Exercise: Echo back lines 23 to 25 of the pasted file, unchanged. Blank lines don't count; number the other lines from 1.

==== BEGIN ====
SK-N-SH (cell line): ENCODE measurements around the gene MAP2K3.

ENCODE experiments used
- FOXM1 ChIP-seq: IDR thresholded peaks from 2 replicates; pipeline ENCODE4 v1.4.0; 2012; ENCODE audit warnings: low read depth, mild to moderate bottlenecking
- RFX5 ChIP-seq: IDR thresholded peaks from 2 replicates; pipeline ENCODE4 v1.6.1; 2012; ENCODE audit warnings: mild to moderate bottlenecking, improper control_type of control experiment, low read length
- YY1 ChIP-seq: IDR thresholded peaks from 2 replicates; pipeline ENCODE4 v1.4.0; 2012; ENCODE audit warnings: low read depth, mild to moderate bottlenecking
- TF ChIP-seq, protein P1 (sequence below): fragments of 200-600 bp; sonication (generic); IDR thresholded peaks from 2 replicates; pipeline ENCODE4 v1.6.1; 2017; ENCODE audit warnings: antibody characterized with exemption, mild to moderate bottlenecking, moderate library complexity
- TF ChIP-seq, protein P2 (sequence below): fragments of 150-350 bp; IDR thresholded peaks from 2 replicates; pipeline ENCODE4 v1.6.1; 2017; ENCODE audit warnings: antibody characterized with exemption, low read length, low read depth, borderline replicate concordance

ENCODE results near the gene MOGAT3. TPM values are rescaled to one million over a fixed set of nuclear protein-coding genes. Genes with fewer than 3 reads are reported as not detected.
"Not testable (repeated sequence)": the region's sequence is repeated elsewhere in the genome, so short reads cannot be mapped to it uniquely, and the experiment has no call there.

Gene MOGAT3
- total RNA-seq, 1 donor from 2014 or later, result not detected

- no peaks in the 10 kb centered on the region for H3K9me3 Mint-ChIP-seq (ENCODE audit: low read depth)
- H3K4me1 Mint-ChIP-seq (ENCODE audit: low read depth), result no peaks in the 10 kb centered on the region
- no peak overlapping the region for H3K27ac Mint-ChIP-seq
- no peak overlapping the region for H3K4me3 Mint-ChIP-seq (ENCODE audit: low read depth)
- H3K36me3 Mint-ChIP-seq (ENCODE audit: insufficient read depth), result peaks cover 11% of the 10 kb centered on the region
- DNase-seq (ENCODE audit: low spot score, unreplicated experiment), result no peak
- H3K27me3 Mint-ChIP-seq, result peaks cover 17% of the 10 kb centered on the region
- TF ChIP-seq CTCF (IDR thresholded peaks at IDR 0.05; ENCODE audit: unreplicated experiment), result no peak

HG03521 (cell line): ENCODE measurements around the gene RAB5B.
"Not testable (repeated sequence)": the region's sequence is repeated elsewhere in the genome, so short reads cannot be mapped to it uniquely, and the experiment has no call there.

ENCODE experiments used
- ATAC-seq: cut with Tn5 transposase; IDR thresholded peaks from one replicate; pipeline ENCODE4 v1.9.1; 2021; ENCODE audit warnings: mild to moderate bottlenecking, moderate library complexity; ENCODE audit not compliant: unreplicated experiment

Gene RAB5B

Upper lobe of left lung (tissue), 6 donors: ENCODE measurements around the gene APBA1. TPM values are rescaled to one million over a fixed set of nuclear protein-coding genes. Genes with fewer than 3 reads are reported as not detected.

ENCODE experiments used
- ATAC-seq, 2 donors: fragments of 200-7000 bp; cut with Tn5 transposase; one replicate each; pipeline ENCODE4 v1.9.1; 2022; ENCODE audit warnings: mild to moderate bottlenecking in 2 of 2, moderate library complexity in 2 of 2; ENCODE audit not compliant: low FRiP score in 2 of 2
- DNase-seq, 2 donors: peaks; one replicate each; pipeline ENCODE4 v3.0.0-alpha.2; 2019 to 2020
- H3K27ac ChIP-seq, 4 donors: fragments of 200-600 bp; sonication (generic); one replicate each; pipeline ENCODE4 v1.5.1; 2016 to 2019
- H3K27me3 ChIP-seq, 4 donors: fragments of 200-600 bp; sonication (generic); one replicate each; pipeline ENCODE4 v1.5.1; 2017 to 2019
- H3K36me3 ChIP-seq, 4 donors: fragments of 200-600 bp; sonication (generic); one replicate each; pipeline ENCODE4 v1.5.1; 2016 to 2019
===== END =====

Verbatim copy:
- ATAC-seq: cut with Tn5 transposase; IDR thresholded peaks from one replicate; pipeline ENCODE4 v1.9.1; 2021; ENCODE audit warnings: mild to moderate bottlenecking, moderate library complexity; ENCODE audit not compliant: unreplicated experiment

Gene RAB5B

Upper lobe of left lung (tissue), 6 donors: ENCODE measurements around the gene APBA1. TPM values are rescaled to one million over a fixed set of nuclear protein-coding genes. Genes with fewer than 3 reads are reported as not detected.